Universities should keep their windows fully open and students shouldn’t share personal items – according to new University of East Anglia research into reducing the spread of Covid-19.
A new study sets out the ‘critical control points’ where the risks of transmission between students are greatest – including in student accommodation, shared spaces, while queueing, on work placements and during teaching.
Importantly, it highlights areas where spread of the virus could be mitigated and reduced – by measures such as handwashing, mask-wearing, two-meter social distancing, keeping windows open and avoiding sharing personal items.
It is hoped that the recommendations will help prevent the spread of Covid-19 both within universities and to the wider community.
Due to the rapid response nature of this research it has not yet been peer reviewed.
Lead researcher and Covid-19 expert Prof Paul Hunter, from UEA’s Norwich Medical School, said: “The COVID-19 pandemic has disrupted education at all levels. And while it seems clear that shutting educational facilities can reduce the prevalence of Covid-19, the harms of closing schools, colleges and universities are unacceptable. We therefore need strategies to enable teaching to continue as safely as possible.
“University graduates go into a wide range of key worker professions, including nursing, medicine, social care and teaching so closing universities would increase existing shortages of essential qualified workers.
“And while some degree courses can be effectively delivered online, many courses depend on practical work in laboratories, using university facilities like libraries and equipment, and placement opportunities - particularly for courses in nursing and medicine.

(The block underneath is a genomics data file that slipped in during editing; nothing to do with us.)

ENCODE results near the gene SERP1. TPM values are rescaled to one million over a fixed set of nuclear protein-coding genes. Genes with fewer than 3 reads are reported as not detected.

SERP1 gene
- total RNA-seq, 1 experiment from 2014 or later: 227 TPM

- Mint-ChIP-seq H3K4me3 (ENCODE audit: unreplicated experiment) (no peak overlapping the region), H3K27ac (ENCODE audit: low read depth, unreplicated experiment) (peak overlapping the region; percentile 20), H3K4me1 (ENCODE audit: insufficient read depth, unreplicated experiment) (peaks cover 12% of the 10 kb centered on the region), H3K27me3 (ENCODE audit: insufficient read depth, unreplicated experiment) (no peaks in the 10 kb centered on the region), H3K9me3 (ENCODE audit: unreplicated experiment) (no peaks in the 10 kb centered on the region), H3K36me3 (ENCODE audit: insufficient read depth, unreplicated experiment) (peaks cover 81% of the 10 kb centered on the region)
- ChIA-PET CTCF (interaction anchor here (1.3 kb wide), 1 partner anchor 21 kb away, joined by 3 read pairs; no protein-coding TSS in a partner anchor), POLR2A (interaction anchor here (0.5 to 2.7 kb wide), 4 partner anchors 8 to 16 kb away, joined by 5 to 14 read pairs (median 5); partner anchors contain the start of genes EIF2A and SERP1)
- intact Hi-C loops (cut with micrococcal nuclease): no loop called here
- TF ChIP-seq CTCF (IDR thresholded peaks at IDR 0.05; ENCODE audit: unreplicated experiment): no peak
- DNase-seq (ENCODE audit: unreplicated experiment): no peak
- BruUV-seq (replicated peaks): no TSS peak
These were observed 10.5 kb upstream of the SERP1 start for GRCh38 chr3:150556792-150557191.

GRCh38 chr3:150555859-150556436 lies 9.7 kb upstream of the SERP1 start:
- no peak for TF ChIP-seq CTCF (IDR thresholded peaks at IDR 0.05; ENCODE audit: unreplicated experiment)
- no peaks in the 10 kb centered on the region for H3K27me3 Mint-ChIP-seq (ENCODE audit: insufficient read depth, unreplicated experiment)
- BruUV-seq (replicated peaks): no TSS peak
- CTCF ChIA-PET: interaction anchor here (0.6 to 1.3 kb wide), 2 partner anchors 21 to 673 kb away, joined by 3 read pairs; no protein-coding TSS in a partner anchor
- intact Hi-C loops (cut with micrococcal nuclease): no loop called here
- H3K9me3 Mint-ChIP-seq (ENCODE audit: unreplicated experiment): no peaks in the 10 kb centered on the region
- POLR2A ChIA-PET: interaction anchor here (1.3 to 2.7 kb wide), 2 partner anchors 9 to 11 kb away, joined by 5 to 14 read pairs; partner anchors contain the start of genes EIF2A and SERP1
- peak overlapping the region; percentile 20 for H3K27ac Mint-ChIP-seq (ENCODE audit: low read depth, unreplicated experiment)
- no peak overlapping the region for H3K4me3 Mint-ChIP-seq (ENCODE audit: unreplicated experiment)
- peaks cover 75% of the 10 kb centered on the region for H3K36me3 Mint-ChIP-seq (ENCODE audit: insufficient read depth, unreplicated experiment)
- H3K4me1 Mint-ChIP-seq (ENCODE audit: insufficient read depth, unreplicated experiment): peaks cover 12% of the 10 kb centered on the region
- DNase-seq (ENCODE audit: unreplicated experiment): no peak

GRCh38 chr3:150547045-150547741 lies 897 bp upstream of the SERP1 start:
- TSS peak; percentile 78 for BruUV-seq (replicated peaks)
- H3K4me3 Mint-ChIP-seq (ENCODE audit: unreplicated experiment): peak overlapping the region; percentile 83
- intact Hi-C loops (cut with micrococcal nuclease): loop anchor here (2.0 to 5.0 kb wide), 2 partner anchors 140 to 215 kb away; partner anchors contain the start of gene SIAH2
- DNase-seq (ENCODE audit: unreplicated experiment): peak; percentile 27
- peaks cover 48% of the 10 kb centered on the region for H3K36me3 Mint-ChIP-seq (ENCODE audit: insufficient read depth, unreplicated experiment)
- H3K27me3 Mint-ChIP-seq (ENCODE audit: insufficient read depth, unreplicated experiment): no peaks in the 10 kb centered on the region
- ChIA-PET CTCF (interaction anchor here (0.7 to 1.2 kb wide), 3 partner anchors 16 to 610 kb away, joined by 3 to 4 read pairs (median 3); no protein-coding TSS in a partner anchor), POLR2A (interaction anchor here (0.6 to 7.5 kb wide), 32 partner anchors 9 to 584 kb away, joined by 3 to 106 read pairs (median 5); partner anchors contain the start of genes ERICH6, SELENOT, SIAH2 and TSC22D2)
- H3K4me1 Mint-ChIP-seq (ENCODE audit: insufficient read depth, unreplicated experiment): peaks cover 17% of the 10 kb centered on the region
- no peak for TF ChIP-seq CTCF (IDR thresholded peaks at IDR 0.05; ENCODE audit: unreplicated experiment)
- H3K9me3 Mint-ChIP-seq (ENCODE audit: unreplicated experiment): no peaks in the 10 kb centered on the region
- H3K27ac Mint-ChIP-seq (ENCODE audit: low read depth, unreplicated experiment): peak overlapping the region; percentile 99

“We wanted to find out how universities can continue to operate, in the safest way possible – for students, university staff and the wider community.”
The research team used an approach which originated in risk management of food production systems – the Hazard Analysis of Critical Control Points (HACCP) framework.
HACCP assessments have been increasingly used to assess risks related to an emerging health threats and infectious diseases.
The HACCP process involved virtual workshops and meetings amongst a HACCP team set up at UEA.
This ‘dream team’ included ‘experts from the fields of microbiology, infectious diseases, public health, environmental health, science communication, student safety and student administrative services.
They took into account different scenarios for student interactions on and off campus including teaching, social activities, accommodation arrangements and day-to-day campus activities.
A ‘hazard’ was considered to be an interaction that would provide the opportunity for the transmission of Covid-19 to another person. And these hazards were grouped into high, medium and low-risk categories.
Prof Hunter said: “We’re a campus university with a student population of over 17,000 – including more than 8,000 new starters in September 2020.
“We used the HACCP approach to identify behaviours and practices linked to typical student activities that present transmission risks.
“We identified the points where the risks of transmission are greatest – to mitigate and reduce the risk of spreading Covid-19.